Why a Freedom People’s Congress: After the Parliament voted on a President in July last year, we realised there was political dishonesty in the SLPP. We (the group of 13) decided there is no use in representing the governing party. We joined the opposition and became “independent” MPs in August last year. Though we are not a legalised political party, we decided we should have our own identity. That is how we named our group the Freedom People’s Congress or Nidahas Janatha Sabha. We hope to seek official recognition in the future. Our group is still a caterpillar. We will grow into a butterfly.

Why talks with SJB even before recognition as a political party: We are working towards a political system through a “technology prioritised” ideology to create a political system that represents the new world. Looking at the protests last year, we realise that we should free ourselves from the dirty political system. People are fed up. They do not trust politicians. We want to attract the youth. We are talking to the SJB because they have some like-minded policies. Our Executive Committee has decided to form a committee of 18 members. We want to explore ways and means of getting mainstream opposition political parties together. The SJB, the National People’s Power, Tamil National Alliance, Uttara Lanka Sahabagya are among them. We want them all to agree to a common plan. We are acting as an intermediary group to get all these parties to subscribe to an action plan. What we are doing is different. This time people need to gather around an action plan. One of our representatives has been attending the weekly Monday meetings chaired by SJB leader Premadasa. Yet, it is too early to comment on any alliance with the SJB.

On the need for an action plan: In 2015 an alliance to ensure the victory of then President Maithripala Sirisena was voted to power. Due to the absence of a common action plan, the government crumbled. That is why we stress the need for a common plan for all opposition political parties. We are yet to agree on an action plan with any opposition political party. Firstly, we would have to agree on a common action plan.

Does the Freedom People’s Congress have an action plan: Our Executive Committee met last week. It appointed Prof. G.L. Peiris to chair a six-member committee to draft our own action plan. The same committee will also draft our manifesto.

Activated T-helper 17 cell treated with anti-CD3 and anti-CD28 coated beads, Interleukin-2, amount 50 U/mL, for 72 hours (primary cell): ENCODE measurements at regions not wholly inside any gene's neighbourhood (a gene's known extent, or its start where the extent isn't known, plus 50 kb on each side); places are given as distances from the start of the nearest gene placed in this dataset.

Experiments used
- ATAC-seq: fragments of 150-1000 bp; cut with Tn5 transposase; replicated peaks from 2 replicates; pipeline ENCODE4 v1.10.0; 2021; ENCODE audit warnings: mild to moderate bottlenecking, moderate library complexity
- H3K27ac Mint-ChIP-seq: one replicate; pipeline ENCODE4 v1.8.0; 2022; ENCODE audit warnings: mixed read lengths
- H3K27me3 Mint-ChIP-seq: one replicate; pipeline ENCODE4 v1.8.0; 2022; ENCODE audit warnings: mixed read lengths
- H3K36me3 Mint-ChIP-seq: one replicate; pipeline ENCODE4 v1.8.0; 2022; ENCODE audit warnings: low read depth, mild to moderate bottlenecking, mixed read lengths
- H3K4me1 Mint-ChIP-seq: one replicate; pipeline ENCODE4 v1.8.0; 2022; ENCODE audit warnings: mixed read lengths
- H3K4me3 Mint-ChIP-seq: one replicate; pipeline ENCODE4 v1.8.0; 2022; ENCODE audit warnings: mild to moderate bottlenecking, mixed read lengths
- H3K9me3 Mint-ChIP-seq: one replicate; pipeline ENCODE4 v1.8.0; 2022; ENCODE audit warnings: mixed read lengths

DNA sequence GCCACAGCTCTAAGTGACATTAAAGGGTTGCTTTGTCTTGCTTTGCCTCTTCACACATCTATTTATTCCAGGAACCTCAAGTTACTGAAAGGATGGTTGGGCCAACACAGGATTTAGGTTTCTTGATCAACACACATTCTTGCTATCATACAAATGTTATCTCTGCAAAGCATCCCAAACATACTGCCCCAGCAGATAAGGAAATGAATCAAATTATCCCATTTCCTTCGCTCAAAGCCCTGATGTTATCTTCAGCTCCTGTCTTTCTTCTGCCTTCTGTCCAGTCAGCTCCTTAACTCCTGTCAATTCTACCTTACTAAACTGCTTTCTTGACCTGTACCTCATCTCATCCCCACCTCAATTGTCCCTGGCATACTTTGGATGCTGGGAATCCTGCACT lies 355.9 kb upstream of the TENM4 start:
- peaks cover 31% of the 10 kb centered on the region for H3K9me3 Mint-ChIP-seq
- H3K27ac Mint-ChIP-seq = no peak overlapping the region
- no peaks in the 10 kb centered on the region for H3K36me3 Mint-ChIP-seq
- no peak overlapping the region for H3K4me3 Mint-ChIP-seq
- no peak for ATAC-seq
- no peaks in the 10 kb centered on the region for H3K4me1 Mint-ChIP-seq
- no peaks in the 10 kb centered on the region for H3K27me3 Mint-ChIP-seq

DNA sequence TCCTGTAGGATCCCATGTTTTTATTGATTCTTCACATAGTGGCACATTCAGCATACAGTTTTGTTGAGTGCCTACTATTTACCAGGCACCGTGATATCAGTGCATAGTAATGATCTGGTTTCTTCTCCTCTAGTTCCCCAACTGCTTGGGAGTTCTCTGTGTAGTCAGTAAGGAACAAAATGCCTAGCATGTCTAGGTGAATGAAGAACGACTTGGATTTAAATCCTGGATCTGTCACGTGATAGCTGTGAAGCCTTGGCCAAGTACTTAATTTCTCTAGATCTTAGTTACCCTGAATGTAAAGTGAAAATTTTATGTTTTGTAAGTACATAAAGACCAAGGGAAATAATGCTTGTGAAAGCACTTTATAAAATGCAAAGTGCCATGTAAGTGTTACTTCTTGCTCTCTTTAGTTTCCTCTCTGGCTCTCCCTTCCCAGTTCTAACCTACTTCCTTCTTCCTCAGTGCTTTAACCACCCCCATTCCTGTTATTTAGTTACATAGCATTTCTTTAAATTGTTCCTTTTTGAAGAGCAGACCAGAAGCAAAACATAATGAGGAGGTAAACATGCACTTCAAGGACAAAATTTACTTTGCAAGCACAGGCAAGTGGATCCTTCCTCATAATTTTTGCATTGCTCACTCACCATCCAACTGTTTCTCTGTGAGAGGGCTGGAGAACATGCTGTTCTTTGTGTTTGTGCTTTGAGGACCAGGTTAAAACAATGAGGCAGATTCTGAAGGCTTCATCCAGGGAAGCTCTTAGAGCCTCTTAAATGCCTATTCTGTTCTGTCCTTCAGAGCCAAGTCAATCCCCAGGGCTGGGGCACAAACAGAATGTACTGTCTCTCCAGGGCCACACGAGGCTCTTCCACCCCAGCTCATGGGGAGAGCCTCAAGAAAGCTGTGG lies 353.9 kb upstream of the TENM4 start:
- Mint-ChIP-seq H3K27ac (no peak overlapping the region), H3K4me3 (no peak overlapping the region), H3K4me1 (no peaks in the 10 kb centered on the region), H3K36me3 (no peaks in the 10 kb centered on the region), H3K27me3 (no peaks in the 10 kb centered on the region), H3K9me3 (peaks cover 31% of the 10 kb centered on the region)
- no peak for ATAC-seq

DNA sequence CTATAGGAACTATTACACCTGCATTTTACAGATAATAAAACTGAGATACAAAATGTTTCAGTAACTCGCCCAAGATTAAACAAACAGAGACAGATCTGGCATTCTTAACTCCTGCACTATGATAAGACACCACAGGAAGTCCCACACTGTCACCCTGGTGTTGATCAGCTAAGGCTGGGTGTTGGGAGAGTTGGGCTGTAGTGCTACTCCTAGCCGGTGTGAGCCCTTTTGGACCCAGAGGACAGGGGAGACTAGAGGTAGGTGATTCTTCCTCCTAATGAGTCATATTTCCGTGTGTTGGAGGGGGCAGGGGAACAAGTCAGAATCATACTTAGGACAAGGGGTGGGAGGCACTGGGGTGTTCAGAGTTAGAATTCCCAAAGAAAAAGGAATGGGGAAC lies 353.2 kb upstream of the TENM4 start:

On talking to the UNP and the SLPP on the action plan: We will not have an action plan with these two parties. After all, we are finding possible solutions to the crisis created by them. Of course, members of the SLPP who are now unhappy over what is going on are welcome to join us.


 

SJB to form alliance of likeminded political parties: Madduma Bandara

  • No room for UNP, SLPP, NPP and Uttara Lanka Sahabagya
We want to form abroad-based common opposition to raise issues against the government, says Samagi Jana Balavegaya (SJB) General Secretary Ranjith Madduma Bandara. Here is a Q & A:

The composition of the proposed common opposition: We will talk to all opposition political parties except the United National Party, the Sri Lanka Freedom Party, and the Sri Lanka Podujana Peramuna. They have contributed to the chaos in the country. Take the SLPP, which says it is the ruling party. Already there are 34 of its members sitting in opposition benches now. Must anything more be said?

On talks with the Uttara Lanka Sahabagya: We have not proposed to talk to them either. This is because of the vast policy differences we have with them. We cannot agree to them. Similarly with the National People’s Power. At one time they protested private universities. They were opposed to foreign investment but are now calling for them. The NPP has taken a long time to understand reality.

The search for a common opposition: Has the SJB lost confidence in winning an election on its own? Our intention is to get more than a majority of votes. We have arrived at a very crucial juncture politically. The people have rejected the SLPP. They have expressed their total displeasure at former President Gotabaya Rajapaksa though he claimed he had a mandate of 6.9 million votes. Our political history has shown that political alliances have won. Not a single political party has come to power on its own. In the last parliamentary elections, we won 54 seats.

SJB support for any constitutional amendment to enable polls:  A President who has the people’s mandate is empowered to call an election. However, a President who has been chosen by Parliament does not have that power. We will extend our support and even vote for constitutional amendments to facilitate an election.

We know the adverse effects caused by the Constitution being amended many times. The 18th and 20th amendments removed the independent commissions and enhanced the powers of the President. Conversely, it reduced the powers of Parliament. We voted in favour of the 21st amendment. We voted in favour after the government consulted us. We do not need a new constitution. We only require refining the existing one.

On why SJB leader Premadasa did not accept the Premiership: I was present at the meetings where former President Gotabaya Rajapaksa made the request to our leader to become the Prime Minister. Those of us present asked Rajapaksa to resign so our leader could assume that office. There was no response from him. Our leader did not wish to rule the country with people who bankrupted it and lost people’s favour.

On whether the SJB is ready for elections: True we are busy trying to form a common opposition front. However, we are ready for any election. On the one hand, the Government claims the economy has improved. On the other, it says elections cannot be held because they do not have money. Which is the correct position, they should tell the country.